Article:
CourtSpeak: Ex Parte Milligan Habeas Corpus Case (1866)

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Chapter The Chase Court (1864–73)

Justice David Davis (majority): “The Constitution of the United States is a law for rulers and people, equally in war and in peace, and covers with the shield of its protection all classes of men, at all times, and under all circumstances. No doctrine, involving more pernicious consequences, was ever invented by the wit of man than that any of its provisions can be suspended during any of the great exigencies of government. Such a doctrine leads directly to anarchy or despotism, but the theory of necessity on which it is based is false; for the government, within the Constitution, has all the powers granted to it, which are necessary to preserve its existence; as has been happily proved by the result of the great effort to throw off its just authority.”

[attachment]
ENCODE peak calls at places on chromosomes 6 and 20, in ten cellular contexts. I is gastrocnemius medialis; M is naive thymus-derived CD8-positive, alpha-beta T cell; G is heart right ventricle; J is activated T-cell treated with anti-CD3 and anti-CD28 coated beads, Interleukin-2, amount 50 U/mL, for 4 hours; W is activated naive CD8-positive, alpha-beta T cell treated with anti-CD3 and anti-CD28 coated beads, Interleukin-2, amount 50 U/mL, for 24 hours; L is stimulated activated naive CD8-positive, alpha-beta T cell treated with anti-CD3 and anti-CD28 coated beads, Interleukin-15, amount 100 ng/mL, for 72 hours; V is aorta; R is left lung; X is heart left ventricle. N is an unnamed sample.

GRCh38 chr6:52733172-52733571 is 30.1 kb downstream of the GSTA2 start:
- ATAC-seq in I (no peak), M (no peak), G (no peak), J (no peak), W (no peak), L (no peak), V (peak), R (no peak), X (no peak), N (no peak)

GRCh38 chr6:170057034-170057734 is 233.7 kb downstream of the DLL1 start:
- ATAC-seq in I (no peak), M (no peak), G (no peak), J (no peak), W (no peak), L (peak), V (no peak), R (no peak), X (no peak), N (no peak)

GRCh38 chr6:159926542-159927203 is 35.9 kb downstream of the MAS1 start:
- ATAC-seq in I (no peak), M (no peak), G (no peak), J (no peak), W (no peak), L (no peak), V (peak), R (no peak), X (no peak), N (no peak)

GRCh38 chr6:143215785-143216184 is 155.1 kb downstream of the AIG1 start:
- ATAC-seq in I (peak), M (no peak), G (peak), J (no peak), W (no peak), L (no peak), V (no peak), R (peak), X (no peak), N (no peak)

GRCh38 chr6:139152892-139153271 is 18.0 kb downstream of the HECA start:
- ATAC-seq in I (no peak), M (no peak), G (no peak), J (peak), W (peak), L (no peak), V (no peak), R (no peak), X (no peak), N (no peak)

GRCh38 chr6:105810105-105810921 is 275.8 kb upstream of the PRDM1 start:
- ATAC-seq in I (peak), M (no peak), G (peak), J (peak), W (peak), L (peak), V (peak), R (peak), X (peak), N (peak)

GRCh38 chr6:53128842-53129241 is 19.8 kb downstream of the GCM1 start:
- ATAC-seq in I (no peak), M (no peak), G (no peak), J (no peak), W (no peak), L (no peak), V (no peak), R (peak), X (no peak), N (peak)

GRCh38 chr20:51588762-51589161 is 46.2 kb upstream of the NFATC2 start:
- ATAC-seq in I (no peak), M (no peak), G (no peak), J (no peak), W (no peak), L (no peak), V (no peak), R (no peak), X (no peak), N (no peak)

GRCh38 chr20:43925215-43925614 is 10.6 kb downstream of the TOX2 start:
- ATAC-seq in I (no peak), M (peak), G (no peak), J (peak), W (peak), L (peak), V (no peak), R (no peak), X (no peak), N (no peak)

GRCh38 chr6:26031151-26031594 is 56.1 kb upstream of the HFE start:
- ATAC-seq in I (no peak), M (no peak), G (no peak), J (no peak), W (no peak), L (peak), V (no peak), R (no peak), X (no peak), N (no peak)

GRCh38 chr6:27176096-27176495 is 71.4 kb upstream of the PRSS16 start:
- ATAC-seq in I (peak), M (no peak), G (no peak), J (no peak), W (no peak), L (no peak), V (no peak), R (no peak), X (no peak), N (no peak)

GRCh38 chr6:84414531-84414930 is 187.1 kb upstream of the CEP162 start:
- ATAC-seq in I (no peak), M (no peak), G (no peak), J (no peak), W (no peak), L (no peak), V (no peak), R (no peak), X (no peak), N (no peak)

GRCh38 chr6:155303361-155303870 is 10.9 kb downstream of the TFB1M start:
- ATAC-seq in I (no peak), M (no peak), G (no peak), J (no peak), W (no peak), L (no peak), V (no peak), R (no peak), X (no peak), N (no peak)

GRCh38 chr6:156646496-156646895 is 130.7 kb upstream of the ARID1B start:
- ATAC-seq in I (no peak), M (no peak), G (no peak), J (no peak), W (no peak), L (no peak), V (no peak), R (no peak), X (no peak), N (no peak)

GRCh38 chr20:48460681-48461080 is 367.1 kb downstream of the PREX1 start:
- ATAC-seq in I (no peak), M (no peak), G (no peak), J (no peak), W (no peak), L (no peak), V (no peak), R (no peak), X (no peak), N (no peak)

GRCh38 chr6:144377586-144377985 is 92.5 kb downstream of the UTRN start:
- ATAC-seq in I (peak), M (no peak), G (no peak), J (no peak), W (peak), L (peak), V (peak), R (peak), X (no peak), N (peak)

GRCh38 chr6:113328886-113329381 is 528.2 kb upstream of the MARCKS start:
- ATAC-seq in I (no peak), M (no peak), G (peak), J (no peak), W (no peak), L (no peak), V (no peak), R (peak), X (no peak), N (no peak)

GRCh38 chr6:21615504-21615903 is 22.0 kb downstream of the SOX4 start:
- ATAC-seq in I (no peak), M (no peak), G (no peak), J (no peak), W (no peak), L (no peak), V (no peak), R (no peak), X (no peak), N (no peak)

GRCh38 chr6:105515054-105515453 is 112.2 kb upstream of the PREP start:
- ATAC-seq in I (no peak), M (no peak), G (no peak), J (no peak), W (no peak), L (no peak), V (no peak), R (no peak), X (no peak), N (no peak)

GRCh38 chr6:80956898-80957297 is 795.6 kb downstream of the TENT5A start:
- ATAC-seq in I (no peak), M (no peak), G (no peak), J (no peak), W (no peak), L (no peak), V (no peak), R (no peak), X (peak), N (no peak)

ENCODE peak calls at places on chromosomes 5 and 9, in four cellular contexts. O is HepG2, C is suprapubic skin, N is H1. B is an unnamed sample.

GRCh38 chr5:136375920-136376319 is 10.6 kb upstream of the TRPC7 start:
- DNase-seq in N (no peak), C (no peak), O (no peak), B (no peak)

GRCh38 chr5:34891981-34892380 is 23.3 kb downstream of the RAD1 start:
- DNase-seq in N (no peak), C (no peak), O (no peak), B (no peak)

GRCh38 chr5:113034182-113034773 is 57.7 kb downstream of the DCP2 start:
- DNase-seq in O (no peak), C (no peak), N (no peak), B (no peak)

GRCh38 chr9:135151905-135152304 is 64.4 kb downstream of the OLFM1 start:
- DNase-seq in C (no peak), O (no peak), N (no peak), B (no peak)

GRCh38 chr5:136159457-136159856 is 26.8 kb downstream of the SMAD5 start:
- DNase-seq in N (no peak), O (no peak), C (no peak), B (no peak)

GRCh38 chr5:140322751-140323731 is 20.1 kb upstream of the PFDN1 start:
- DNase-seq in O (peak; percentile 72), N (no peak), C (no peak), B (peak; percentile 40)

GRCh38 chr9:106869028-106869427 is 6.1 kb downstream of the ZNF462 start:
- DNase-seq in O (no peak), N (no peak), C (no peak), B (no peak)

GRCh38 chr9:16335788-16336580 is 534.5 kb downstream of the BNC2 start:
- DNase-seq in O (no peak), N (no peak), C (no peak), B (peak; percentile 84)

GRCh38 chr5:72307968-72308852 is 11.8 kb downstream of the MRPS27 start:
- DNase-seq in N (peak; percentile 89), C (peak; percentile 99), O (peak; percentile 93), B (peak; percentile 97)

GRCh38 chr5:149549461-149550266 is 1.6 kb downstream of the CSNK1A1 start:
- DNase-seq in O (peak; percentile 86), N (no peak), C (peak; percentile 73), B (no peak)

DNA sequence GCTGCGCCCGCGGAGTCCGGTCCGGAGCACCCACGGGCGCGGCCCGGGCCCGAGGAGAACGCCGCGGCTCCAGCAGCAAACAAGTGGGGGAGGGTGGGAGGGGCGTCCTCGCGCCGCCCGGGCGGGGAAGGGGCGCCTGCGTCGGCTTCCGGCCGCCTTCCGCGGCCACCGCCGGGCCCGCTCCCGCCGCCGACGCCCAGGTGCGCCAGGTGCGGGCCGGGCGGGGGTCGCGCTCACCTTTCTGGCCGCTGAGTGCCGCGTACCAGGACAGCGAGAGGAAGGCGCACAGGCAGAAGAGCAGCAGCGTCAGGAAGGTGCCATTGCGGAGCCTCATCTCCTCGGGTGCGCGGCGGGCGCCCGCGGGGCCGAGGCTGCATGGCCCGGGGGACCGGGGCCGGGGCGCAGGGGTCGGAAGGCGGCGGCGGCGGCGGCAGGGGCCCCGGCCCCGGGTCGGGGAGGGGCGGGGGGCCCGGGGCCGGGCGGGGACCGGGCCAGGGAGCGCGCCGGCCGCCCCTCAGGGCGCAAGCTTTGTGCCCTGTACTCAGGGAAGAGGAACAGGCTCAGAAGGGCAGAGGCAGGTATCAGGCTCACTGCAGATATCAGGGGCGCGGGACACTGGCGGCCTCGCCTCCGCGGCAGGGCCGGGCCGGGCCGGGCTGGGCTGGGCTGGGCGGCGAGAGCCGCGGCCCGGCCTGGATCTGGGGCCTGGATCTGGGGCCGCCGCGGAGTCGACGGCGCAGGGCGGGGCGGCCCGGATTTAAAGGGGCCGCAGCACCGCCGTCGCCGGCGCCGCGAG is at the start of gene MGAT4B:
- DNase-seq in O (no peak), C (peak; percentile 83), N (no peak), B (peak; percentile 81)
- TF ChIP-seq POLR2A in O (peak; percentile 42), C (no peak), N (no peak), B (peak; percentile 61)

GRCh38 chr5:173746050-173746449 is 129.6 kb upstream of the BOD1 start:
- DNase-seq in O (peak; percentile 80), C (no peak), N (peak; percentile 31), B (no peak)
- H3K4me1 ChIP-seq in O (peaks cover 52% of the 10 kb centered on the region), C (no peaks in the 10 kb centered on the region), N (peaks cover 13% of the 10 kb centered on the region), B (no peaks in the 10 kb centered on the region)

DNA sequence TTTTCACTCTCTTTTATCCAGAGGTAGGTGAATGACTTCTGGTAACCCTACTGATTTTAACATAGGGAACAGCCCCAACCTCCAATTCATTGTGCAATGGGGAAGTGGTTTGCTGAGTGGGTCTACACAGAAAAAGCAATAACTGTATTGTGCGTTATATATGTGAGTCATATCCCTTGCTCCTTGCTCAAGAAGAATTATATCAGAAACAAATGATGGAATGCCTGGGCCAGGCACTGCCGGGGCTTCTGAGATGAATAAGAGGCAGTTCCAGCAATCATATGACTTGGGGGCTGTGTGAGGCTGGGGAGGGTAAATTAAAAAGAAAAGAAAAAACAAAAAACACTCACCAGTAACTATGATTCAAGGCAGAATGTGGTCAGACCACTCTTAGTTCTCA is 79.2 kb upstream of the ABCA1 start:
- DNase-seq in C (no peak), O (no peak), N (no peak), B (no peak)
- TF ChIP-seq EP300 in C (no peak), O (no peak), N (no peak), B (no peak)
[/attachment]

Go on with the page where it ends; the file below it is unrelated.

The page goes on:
Justice Salmon P. Chase (concurring): “We cannot doubt that, in such a time of public danger, Congress had power, under the Constitution, to provide for the organization of a military commission, and for trial by that commission of persons engaged in this conspiracy. The fact that the Federal courts were open was regarded by Congress as a sufficient reason for not exercising the power; but that fact could not deprive Congress of the right to exercise it. Those courts might be open and undisturbed in the execution of their functions, and yet wholly incompetent to avert threatened danger, or to punish, with adequate promptitude and certainty, the guilty conspirators.”


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